Construction Connect - Summer 2017

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09 Building career paths for women On worksites, in offices, studios and workshops, the female presence in the construction trades is small but growing

21 Call for submissions

12 A network of support

CHBA – Alberta Award of Excellence & Safety Leadership Awards

Calgary Women In Construction is a hub for women in home building

16 ‘Girls can totally do this’

W H AT ’ S N E W

19 Attic rain

For third year apprentice Kylee Zaparniuk, a carpentry career was a rewarding choice


Airtightness is the key preventive measure CIT Y OF CALGARY

30 Some insight on infills

26 Tiny possibilites Nanotechnology manipulates matter’s building blocks to enable some huge new ideas

Public safety a priority around infill construction sites

28 Bring it home

04 Editor’s Message 05 Cartoon 06 Tool Time 21 Trade Websites 24 At Your Fingertips 29 Events 31 Laugh Out Loud


Local company part of Nano revolution HOUSING MARKET

13 We got spirit, yes we do! Calgary area housing market something to cheer about INDUSTRY NE WS

18 And the winners are… Brookfield Residential wins Builder of the Year at 2016 SAM Awards




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Editor’s Message

Get connected! Welcome to the Summer 2017 edition of Construction Connect magazine — our second issue. The goal of this magazine is to connect people in the construction industry with news, information, insight and analysis. And we hope to keep you entertained along the way, too. As you’ve seen on our cover, this time around we’re focusing on the increasing number of women in the construction industry, including the trades. There’s a long history of women playing key roles in such areas as marketing, sales, administration and design, and now many of their counterparts are discovering how rewarding a trades career can be. This is good news for employers, as the number of baby boomers reaching retirement age is rapidly reaching critical mass. More skilled, trained tradespeople are needed, — and if women can be part of meeting that need, the industry can only benefit. As our story package shows, a number of dedicated, talented and high-achieving women are choosing to pursue apprenticeships and work in the construction trades. Be sure to read about Kylee Zaparniuk (pictured on our cover), who tried a few different careers before falling in love with carpentry. In our main story you’ll meet Brittney Yax, a structural welder who was at the top of her class at Olds College. We also profile Elaine Coates, who runs an organization dedicated to supporting and connecting women who work in construction. Elsewhere in this issue, we take a close look at nanotechnology and its applications in construction. Darrell Paul explains the phenomenon of attic rain and how it can be prevented, and we have our usual roundup of eye candy on our Tool Time pages. Last but not least, we’ve got a cartoon and some construction-related humour to keep things in perspective. Enjoy the issue, and please get in touch with any comments, questions or suggestions:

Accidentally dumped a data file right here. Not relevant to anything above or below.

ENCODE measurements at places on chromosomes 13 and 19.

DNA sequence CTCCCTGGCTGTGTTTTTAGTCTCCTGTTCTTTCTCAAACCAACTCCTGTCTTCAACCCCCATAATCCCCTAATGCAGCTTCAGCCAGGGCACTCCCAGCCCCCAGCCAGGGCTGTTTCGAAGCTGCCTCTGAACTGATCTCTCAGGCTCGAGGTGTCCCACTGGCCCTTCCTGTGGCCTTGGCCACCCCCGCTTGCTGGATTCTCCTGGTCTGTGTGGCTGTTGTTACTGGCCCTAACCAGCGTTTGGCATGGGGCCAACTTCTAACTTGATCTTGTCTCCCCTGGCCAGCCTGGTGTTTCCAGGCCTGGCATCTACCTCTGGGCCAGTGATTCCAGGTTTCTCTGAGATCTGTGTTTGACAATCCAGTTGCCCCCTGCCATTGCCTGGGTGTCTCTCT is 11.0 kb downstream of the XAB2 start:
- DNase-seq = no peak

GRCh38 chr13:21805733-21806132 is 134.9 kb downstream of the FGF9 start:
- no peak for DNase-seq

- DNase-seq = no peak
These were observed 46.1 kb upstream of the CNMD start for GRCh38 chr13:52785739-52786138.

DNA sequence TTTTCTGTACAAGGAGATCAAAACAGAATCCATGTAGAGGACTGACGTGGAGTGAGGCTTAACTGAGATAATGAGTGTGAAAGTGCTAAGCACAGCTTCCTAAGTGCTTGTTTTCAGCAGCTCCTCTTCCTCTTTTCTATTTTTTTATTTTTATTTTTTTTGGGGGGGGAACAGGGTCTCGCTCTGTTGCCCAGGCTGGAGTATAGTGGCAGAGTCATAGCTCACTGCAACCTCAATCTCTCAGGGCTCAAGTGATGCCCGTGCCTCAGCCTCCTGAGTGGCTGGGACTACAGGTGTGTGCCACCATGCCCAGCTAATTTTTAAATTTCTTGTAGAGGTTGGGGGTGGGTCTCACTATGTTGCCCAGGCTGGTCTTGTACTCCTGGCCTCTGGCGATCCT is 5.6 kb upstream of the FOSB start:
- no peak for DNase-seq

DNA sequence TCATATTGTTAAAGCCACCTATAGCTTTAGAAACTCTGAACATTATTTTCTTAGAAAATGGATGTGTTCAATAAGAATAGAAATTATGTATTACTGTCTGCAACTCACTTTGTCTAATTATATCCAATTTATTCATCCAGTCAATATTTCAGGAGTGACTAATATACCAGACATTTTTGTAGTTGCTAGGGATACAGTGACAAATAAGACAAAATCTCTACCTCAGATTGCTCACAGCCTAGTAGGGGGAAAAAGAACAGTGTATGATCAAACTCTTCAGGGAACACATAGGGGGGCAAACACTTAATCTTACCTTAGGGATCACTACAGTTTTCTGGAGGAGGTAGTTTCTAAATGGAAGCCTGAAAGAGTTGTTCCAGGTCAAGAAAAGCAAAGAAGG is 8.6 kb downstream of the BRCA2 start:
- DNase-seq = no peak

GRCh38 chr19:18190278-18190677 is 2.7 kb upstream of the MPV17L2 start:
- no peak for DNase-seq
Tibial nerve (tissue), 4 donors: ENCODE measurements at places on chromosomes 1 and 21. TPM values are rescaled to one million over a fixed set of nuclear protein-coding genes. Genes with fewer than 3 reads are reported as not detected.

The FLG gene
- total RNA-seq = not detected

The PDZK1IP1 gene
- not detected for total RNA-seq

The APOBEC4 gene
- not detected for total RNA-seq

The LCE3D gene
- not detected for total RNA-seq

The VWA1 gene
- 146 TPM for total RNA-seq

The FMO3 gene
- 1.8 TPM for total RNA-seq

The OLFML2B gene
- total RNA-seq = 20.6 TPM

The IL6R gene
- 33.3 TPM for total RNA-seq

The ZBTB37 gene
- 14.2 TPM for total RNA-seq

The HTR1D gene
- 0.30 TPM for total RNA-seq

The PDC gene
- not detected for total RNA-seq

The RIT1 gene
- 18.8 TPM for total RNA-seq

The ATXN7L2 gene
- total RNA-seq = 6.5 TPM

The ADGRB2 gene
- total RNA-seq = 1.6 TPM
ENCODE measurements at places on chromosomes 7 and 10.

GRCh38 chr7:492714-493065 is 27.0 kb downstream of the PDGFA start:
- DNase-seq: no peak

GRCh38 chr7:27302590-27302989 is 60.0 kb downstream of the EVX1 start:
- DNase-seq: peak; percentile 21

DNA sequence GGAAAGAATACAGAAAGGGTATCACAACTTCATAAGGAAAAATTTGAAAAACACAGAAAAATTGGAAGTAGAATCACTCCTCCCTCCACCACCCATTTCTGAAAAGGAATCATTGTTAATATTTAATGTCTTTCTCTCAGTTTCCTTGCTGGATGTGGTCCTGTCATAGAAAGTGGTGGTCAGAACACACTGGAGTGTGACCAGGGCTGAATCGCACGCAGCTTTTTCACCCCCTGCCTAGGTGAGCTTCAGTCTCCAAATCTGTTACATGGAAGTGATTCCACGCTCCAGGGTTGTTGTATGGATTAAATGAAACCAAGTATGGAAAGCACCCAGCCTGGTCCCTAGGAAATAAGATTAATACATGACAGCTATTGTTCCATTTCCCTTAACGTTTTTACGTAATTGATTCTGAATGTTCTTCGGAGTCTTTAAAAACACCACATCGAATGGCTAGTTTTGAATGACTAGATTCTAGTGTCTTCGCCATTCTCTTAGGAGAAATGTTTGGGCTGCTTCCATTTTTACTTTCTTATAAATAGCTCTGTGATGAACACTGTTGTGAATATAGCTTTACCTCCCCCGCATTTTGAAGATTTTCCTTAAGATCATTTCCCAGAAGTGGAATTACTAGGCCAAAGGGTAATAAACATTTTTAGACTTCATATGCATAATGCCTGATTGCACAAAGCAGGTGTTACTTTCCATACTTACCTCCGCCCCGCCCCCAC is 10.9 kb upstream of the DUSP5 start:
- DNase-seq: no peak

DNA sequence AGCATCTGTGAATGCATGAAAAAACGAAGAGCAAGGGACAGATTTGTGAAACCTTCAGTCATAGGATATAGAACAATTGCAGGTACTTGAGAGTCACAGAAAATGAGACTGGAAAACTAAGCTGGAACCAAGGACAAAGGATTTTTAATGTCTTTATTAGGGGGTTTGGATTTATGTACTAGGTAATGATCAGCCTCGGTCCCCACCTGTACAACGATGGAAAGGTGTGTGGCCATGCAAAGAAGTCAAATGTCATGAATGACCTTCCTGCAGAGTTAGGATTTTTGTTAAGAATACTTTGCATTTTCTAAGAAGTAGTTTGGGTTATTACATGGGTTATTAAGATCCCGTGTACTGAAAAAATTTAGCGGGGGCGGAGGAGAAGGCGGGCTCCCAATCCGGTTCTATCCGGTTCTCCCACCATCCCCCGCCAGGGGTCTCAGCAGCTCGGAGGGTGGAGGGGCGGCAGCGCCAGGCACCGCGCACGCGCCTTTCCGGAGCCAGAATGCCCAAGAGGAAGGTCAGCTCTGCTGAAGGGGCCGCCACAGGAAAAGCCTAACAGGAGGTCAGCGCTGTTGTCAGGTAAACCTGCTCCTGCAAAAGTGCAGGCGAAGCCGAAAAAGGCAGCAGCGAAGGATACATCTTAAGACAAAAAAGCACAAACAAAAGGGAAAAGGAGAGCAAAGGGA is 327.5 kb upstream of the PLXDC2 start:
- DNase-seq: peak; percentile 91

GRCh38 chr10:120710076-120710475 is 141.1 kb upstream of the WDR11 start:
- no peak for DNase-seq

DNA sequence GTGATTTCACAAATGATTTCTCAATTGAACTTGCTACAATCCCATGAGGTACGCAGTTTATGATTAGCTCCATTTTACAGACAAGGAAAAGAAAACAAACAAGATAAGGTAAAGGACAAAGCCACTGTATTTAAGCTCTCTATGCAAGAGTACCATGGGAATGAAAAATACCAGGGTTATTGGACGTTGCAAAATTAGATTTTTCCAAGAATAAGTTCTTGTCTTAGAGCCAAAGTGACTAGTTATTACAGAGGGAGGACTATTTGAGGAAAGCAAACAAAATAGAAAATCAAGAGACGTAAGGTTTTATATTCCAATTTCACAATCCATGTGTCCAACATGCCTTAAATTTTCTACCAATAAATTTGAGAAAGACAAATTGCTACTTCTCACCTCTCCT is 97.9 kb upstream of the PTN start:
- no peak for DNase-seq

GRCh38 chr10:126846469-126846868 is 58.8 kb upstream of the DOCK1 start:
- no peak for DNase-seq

Source Media Group

Jim Zang Jean Faye Rodriguez GRAPHIC DESIGNERS • Dave Macaulay, Vivian Zhang PRODUCTION CO-ORDINATOR • Colleen Leier CONTRIBUTORS • Ainsley Ashby-Snyder, Andrea Cox, Miles Durrie, Jock Mackenzie, Don Molyneaux, David Shepherd, Dennis Terhove ADVERTISING SALES • Andrea Glowatsky ASSOCIATE PUBLISHER | EDITOR  • ART DIRECTOR •


©2017 Source Media Group Corp. Material cannot be reprinted in whole or in part without the written permission from the publishers. All rights reserved. Construction Connect® is available free through select distribution points in Calgary. Source Media Group Corp. agrees to advertise on behalf of the advertiser without responsibility for claims or misinformation made by the advertiser and acts only as an advertising medium. Source Media Group reserves the right to refuse any advertising at its sole discretion. Contact: Source Media Group, 6109 – 6th Street S.E., Calgary, AB T2H 1L9. E-mail; Tel 403.532.3101; Fax 403.532.3109; Toll free 1.888.932.3101 Printed in Canada. Distributed by Gallant Distribution Services, Media Classified and Source Media Group. PUBLICATIONS AGREEMENT NO. 41072011. Return undeliverable Canadian addresses to: Source Media Group, 6109 – 6th Street S.E., Calgary, AB T2H 1L9.




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Tool Time